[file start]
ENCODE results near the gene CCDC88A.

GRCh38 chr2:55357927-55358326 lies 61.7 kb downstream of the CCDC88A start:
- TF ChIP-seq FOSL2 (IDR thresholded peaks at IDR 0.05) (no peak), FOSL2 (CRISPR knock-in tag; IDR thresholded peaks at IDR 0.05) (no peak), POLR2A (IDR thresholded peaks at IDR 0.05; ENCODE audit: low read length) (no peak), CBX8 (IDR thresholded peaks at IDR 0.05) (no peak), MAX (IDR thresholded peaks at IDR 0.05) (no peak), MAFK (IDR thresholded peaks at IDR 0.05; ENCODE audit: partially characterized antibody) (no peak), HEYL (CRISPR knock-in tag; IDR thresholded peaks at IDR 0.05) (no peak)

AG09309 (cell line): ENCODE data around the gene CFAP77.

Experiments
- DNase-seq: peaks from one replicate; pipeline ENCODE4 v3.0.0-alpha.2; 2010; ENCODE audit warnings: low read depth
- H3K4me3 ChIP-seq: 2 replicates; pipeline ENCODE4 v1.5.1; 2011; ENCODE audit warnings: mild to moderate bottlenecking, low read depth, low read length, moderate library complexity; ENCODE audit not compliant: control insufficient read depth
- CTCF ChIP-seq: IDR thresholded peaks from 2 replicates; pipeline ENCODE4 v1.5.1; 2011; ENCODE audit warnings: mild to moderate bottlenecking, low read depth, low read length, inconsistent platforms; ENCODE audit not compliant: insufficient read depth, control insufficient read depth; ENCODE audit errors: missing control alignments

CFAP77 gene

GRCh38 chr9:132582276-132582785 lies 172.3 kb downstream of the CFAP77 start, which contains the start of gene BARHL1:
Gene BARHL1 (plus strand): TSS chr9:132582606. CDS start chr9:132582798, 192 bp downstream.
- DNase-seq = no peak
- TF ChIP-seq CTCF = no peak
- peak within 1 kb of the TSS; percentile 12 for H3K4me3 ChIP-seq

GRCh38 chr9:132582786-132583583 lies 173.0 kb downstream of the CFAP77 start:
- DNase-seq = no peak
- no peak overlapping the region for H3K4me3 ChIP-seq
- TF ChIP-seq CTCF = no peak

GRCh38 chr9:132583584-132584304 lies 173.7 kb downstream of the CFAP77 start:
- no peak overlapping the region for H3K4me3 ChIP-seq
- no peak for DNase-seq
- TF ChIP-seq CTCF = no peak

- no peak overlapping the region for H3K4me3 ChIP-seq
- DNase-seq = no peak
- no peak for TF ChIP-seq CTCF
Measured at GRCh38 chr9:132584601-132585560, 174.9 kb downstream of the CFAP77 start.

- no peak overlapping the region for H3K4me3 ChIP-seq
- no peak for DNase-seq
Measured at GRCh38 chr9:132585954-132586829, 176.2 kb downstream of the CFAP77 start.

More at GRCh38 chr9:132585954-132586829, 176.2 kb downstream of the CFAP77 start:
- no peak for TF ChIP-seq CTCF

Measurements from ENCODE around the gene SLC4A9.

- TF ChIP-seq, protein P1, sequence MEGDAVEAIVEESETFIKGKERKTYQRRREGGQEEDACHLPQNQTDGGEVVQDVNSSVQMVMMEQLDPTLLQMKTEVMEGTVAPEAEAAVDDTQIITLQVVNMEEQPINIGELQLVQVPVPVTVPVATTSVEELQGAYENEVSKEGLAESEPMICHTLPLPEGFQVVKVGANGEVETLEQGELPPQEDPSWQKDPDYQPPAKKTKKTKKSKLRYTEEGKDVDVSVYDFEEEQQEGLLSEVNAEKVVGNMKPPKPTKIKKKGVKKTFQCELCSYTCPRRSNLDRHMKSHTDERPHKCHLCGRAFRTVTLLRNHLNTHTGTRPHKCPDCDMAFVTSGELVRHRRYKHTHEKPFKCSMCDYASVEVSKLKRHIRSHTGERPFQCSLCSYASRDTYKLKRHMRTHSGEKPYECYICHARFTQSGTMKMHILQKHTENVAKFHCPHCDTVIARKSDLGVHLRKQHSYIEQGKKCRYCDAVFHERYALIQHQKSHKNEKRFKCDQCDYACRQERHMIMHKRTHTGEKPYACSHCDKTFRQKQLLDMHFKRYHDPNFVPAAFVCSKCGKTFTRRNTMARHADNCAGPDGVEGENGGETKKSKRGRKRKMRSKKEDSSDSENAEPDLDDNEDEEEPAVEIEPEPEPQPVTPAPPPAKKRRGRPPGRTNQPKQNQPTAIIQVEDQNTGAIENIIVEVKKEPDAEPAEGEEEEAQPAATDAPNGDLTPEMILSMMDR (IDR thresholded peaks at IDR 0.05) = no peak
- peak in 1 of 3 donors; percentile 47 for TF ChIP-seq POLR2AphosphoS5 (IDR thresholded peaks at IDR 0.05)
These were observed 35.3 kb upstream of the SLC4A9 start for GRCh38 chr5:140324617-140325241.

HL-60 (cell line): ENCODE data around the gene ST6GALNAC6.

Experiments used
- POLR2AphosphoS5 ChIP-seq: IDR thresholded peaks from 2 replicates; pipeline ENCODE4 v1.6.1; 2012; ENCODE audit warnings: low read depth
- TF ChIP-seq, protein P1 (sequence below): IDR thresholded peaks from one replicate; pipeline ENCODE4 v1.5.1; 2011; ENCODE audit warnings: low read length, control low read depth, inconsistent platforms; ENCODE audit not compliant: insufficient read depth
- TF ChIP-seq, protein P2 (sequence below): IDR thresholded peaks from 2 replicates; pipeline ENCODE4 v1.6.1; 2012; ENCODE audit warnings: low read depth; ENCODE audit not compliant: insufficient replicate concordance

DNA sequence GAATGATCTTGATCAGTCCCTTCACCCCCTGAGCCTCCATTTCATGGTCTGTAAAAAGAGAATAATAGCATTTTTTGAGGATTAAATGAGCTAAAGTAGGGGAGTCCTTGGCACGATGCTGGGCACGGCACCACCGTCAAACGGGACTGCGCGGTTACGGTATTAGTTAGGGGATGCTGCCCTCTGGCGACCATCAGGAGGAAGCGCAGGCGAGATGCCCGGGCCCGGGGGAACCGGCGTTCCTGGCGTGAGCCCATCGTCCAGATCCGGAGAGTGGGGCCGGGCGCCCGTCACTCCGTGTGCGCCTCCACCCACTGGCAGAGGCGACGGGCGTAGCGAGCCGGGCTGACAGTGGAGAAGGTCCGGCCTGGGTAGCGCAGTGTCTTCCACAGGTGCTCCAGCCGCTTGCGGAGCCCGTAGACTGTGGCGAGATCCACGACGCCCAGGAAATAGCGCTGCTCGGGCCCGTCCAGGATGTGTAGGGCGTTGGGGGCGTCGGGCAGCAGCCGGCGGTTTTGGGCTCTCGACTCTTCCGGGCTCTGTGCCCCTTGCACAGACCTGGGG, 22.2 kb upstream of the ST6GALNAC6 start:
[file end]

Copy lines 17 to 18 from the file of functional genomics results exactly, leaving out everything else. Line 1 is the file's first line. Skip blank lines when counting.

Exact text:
- no peak overlapping the region for H3K4me3 ChIP-seq
- TF ChIP-seq CTCF = no peak